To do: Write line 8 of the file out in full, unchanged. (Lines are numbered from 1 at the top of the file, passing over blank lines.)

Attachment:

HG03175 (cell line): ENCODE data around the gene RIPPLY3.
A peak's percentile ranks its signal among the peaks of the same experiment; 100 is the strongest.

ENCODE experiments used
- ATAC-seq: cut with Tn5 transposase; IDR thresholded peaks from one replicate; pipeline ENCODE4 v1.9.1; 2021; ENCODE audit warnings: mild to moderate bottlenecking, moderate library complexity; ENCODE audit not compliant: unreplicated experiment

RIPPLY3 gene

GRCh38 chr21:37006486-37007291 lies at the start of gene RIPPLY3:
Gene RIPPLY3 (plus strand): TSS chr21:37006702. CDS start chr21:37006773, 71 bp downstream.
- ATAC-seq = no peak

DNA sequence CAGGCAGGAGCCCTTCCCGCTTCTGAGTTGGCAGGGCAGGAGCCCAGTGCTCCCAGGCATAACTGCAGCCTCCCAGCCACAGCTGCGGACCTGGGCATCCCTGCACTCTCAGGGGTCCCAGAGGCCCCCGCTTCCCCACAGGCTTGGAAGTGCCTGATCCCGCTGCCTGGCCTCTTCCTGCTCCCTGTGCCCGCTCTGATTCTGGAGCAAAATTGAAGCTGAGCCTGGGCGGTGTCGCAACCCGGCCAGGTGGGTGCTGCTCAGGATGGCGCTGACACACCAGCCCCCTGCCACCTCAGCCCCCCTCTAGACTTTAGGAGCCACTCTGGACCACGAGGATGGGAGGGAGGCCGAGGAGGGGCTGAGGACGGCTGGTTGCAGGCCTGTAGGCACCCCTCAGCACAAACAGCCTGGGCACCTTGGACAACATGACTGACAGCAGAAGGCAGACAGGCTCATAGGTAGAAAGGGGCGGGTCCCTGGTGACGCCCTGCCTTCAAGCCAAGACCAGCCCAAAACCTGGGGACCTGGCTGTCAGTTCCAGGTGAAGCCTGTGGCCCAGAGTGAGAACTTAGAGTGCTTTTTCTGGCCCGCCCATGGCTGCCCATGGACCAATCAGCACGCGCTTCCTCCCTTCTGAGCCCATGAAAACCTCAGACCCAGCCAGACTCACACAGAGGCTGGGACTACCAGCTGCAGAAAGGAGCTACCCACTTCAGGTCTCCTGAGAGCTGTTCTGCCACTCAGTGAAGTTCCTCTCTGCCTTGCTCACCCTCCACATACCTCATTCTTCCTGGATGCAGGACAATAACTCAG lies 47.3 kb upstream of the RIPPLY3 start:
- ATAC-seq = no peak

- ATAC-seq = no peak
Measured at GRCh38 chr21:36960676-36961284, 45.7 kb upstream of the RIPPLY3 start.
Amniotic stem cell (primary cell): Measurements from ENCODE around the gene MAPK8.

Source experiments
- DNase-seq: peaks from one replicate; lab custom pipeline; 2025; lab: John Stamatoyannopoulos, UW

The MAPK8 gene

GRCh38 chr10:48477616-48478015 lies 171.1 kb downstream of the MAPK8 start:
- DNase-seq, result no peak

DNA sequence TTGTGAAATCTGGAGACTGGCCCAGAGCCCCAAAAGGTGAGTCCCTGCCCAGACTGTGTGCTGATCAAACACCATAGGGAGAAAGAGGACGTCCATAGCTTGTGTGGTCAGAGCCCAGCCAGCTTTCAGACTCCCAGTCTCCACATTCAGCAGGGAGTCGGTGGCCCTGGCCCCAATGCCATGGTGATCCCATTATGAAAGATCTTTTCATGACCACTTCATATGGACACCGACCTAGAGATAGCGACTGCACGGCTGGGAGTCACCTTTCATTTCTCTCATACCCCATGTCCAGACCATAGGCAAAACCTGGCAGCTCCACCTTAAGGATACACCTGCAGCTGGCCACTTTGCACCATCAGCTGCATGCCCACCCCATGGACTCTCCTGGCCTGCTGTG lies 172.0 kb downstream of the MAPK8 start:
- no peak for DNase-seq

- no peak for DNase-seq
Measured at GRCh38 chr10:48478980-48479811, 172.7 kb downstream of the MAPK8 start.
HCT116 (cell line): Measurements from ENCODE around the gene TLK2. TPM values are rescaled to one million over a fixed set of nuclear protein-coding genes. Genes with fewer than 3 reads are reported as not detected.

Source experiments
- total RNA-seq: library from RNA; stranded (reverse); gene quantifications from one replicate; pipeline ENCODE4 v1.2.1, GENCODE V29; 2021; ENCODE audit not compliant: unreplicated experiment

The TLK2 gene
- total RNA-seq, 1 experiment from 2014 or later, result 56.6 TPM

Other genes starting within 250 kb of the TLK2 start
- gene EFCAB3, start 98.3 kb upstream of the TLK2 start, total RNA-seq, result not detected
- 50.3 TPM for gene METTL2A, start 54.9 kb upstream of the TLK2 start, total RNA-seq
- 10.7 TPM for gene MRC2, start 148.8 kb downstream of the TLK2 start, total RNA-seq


- ATAC-seq = no peak